Vandalized flag replaced to fly again


http://registerguard.com/rg/news/local/32679789-75/vandal-cant-stop-american-flag-from-flying-in-springfield.html.csp

A decorated Marine sergeant who gave a school its first flag steps forward again with a new donation

 Marine 1st Sgt. Reginald Daniels looks at a burned U.S. flag in his office in Springfield on Wednesday. Daniels donated the flag to Brattain Early Learning Center, but a vandal burned it soon after and left it flying at half-staff on the school’s flagpole. (Brian Davies/The Register-Guard)

The U.S. flag is flying again outside Brattain Early Learning Center after a vandal burned a flag given by an active-duty Marine who has served three tours in Afghanistan and Iraq.

First Sgt. Reginald Daniels, who donated the first flag, said he immediately drove its replacement to the center near downtown Springfield on Friday after learning about the vandalism that occurred the night before.

Employees at the center were in a meeting when he arrived, and Daniels said there were tears in the eyes of a couple of them as he presented the new flag to a supervisor.

Annie Soto — executive director of Head Start of Lane County, which operates a preschool program for low-income families at the center — said the vandalism cut deep after the kindness shown by Daniels and his Marine unit.

“It was hurtful for staff,” she said.

The bond between the Marines and Head Start began in August, when Daniels offered his unit’s help to Head Start when it held a staff meeting at the National Guard Armory in Springfield.

The Springfield School District closed Brattain Elementary School in 2012, but the district leases out the building to Head Start and other organizations that help preschoolers.

Daniels and about a dozen of his Marines spent two rainy days in late October building a playground that was more age-appropriate for the children.

We like to play around in the mud so it was good for us to be out there,” Daniels said. “It was a lot of fun.”

Daniels said he noticed the empty flagpole and donated the flag a couple of days later, showing an employee how to raise and lower it.

For Daniels, the donation was intended to give the center a sense of pride and to serve as a reminder to the children of the opportunity available to them in this country.

“I think every school deserves to have a flag,” he said.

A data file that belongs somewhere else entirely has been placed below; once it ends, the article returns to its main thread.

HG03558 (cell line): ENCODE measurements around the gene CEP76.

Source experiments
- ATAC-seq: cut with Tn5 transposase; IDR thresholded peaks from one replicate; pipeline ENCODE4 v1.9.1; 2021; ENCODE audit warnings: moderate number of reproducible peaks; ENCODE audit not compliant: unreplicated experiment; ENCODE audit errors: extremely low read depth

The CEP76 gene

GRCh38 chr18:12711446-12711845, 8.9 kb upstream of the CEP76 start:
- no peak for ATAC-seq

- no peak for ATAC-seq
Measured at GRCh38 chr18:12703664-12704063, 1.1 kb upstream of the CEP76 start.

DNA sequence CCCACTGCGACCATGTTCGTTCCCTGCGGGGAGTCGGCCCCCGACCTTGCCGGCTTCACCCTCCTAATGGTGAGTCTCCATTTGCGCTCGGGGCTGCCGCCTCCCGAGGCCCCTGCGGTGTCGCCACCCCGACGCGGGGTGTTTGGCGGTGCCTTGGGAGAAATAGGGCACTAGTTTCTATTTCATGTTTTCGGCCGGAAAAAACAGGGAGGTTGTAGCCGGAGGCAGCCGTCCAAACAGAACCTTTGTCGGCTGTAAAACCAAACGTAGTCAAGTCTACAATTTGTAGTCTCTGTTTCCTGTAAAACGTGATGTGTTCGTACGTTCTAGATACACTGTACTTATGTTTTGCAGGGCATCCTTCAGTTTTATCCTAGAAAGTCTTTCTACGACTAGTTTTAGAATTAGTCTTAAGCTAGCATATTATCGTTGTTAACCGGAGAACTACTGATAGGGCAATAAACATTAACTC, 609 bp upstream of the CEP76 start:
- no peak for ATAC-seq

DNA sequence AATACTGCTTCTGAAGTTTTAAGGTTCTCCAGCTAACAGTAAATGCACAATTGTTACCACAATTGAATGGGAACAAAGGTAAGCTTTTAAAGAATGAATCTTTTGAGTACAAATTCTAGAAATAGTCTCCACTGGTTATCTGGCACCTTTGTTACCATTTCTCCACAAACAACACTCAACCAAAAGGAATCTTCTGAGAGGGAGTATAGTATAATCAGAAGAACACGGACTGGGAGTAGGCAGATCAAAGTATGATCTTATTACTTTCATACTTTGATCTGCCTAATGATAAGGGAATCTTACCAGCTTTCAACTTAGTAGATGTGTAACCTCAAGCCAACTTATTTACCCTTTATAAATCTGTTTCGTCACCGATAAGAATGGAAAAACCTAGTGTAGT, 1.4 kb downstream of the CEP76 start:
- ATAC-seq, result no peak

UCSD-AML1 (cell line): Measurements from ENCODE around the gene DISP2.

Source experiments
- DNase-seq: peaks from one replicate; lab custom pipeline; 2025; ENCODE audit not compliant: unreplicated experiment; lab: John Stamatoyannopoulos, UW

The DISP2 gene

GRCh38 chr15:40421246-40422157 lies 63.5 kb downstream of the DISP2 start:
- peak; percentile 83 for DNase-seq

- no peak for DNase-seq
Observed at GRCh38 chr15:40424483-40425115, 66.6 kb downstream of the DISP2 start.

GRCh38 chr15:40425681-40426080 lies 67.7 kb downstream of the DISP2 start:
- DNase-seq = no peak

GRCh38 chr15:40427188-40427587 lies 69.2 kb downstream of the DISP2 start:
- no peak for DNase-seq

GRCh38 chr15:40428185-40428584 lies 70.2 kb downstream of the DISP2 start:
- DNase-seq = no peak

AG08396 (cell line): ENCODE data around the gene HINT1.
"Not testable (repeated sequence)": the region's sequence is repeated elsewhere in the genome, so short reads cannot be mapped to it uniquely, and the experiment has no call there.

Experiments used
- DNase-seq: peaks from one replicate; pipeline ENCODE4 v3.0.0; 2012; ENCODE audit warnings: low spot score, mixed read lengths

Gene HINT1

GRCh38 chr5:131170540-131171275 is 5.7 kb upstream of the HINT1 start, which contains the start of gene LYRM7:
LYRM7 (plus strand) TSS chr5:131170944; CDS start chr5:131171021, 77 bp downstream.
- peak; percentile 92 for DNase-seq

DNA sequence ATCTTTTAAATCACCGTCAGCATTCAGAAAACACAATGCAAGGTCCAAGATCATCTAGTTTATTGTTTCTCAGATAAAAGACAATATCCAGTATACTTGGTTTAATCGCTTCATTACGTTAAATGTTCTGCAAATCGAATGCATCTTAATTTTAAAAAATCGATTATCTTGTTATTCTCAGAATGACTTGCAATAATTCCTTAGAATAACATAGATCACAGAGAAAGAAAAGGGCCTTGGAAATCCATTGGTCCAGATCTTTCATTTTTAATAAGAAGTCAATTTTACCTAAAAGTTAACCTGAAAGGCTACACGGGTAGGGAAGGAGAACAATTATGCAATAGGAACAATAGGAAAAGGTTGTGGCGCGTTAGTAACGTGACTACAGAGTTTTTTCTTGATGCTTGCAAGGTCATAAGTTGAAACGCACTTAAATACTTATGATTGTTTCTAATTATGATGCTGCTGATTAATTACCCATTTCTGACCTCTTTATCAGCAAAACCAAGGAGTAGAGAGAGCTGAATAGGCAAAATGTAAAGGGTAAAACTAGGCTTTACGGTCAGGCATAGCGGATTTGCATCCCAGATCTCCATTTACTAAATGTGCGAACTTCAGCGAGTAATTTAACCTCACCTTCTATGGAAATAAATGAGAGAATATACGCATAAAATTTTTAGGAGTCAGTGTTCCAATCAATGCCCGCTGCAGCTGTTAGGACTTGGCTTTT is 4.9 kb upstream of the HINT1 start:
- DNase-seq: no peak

Daniels enlisted in the Marines in 1998 and arrived in the area for his current assignment in August 2013.

Daniels received the Bronze Star the previous year after his last deployment to Afghanistan.

He freed two service members trapped in a vehicle destroyed in the blast of a roadside bomb. Four people, including his company commander, were injured severely in the attack, and the award recognized Daniels’ effort to evacuate them safely.

Daniels, who was a company gunnery sergeant at the time, participated in more than 200 mounted patrols, covering more than 3,500 miles, during the deployment, according to his award citation.

Charleen Strauch, Head Start’s operations director, said employees forgot to lower the flag last Thursday evening.

An employee on Friday morning discovered that someone had lowered the flag and burned about a third of it. The flag measures 6 feet wide by 3 feet tall.

Head Start filed a police report.

Soto said there have been a lot of problems with vandalism in the neighborhood.

The vandalism of the first flag and Daniels’ donation of the second flag has garnered national media attention, including on Fox News’ website.

Daniels said he plans to turn over the burned flag to the Veterans of Foreign Wars’ Springfield post for proper disposal. The federal flag code requires that a damaged flag be folded and burned and the ashes buried.

In the meantime, the burned flag is draped over a bookcase in Daniels’ office at the armory.

“Every time I walk into my office, it reminds me of just how important it is and what it represents and that someone out there doesn’t think it means the same thing,” he said.

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